Dryden-Peterson, Sarah. 2010. Bridging Home: Building relationships between immigrant and long-time resident youth. eachers College Record 112, no. 9: 2320-2351. WebsiteAbstract
Background: There is rising evidence that relationships that bridge between immigrants and long-time residents are critical to immigrant integration and to the overall heath of communities. The processes by which this bridging social capital is built are not well understood. Schools in new immigrant destinations, as spaces in which diverse youth come together, provide a unique opportunity to examine how immigrant and long-time resident youth connect to each other and build relationships. Purpose: This article examines the processes of building relationships between immigrant and long-time resident youth and explores the meaning and consequences of these processes for the individuals involved. The article further suggests ways in which schools might adopt strategies to promote personal interaction, cooperative action, and collective identification to aid in the development of these relationships. Setting: Lewiston, Maine is the setting of this study. Between February 2001 and May 2003, 1,200 Somalis arrived in Lewiston, a town of 35,690 people, 97.3% of whom were White at the time of the 2000 Census. Research Design: Using the methodology of portraiture, this study examines, as an exemplary case, one relationship between two students: a Somali immigrant, and a White long-time resident. Portraiture is a methodology built on relationships, which mirrors the theoretical issues under investigation. Findings/Results: This study provides new insights into how bridging relationships are built. The participants capitalized on the common space of their new immigrant destination school to transform casual personal interactions into a bridging relationship based on collective identification. Through dialogue, particularly about race, they challenged each other and themselves, and each came to understand the other in new ways; they also became invested in each other and dependent on each other to grow and to understand themselves and their places in a changing town. Conclusions/Recommendations: The research identifies processes of personal interaction, cooperative action, and collective identification as central to the building of bridging relationships. It also reveals the necessity of a focus on race when researching, analyzing, or cultivating these relationships. Lessons for educators and schools seeking to foster relationships between immigrant and long-time resident youth include engaging students in direct dialogue about race and cultivating skills in empathetic storytelling and listening in order to "double-think,"or receive a counter-story.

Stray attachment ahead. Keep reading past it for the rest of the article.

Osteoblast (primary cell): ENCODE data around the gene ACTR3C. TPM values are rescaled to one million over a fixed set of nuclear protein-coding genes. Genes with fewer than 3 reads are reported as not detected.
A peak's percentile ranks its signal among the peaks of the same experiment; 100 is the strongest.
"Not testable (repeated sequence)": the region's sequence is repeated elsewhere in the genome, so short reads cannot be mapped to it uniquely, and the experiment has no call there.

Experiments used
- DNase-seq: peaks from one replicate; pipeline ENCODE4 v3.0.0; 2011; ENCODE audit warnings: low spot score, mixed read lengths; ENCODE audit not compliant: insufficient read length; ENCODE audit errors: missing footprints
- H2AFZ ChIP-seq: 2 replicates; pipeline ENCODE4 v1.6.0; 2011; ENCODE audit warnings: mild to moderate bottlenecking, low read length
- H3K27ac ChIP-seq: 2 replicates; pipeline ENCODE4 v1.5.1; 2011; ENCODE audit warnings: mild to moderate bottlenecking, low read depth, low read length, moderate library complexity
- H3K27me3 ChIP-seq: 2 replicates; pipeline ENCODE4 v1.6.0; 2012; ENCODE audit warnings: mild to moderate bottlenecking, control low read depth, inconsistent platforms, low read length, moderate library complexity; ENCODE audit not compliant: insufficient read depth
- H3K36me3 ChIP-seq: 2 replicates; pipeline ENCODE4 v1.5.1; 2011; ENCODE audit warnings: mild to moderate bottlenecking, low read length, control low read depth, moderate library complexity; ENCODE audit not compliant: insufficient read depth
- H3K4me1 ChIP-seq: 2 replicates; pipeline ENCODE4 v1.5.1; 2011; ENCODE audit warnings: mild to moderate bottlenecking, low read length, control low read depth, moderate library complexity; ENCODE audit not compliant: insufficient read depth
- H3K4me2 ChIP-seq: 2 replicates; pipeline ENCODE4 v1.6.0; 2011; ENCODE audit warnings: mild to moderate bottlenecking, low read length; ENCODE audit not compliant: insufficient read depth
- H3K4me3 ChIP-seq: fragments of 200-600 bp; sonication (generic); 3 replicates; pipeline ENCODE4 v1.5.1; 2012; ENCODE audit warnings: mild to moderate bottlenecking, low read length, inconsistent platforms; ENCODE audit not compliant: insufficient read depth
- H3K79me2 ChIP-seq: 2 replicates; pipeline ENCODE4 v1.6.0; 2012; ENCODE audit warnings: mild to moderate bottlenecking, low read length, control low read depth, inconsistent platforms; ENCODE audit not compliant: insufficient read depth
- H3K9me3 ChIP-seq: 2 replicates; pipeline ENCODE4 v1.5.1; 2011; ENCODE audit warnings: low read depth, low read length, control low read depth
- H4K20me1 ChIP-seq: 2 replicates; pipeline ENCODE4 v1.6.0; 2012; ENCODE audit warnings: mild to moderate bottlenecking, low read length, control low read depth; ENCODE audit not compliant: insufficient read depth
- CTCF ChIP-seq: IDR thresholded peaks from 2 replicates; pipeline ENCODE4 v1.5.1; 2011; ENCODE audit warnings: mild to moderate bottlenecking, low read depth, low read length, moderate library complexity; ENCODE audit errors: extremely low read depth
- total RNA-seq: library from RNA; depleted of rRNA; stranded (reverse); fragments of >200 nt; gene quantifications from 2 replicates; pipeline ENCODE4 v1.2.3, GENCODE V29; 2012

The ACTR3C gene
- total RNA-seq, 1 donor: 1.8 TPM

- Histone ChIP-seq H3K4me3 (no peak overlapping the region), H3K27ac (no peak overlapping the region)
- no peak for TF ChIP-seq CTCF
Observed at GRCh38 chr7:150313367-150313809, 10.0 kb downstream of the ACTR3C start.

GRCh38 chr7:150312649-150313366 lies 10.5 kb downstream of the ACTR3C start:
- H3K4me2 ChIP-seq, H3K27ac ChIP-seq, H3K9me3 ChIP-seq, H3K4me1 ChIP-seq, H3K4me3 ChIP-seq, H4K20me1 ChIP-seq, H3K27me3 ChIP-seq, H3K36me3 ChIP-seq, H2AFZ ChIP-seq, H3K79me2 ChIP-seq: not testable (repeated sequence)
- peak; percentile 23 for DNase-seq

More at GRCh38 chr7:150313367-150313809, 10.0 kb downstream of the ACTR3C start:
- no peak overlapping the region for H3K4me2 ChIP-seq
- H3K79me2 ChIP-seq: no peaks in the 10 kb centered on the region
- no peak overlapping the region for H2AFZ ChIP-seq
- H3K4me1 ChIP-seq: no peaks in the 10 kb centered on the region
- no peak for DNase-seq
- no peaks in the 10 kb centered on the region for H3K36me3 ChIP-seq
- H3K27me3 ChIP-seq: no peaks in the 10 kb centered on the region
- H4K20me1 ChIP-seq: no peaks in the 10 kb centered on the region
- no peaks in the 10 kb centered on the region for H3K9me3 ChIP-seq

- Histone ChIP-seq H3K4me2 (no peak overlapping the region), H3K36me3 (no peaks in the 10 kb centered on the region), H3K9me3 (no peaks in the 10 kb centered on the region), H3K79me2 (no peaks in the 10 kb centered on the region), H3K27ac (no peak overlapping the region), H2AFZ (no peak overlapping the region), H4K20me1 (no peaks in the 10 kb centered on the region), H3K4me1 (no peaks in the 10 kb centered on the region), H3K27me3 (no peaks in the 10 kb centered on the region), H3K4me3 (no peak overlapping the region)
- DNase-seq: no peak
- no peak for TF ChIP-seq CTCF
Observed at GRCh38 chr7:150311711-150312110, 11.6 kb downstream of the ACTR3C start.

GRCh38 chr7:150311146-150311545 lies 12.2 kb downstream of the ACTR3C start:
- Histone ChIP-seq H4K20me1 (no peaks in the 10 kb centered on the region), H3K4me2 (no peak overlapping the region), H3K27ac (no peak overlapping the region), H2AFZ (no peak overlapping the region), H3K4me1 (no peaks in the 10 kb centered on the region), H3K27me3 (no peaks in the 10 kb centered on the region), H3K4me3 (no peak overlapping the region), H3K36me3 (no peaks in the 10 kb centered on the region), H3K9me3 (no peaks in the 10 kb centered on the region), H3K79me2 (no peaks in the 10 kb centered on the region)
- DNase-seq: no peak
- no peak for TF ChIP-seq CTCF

Dryden-Peterson, Sarah. 2011. Conflict, Education, and Displacement. Conflict and Education 1, no. 1: 1-5. WebsiteAbstract
Children make up half of people forced to flee their homes as a result of conflict. The impacts of this conflict-included displacement on education are immense. This essay focuses on five urgent challenges for education in these settings, including barriers to access, the protracted nature of displacement, urban displacement, physical integration without social integration, and the search for quality. Three central ideas emerge from these challenges as priorities for future research: the need for comprehensive data on access to and quality of education for refugee and IDP children in order to understand the context-specific nature of general challenges; the use of “integration” as a guiding concept for education in displacement, specifically investigation of the social implications of physical integration; and the role of education as a portable durable solution for displaced children, including implications for curriculum, pedagogy, and post-primary opportunities.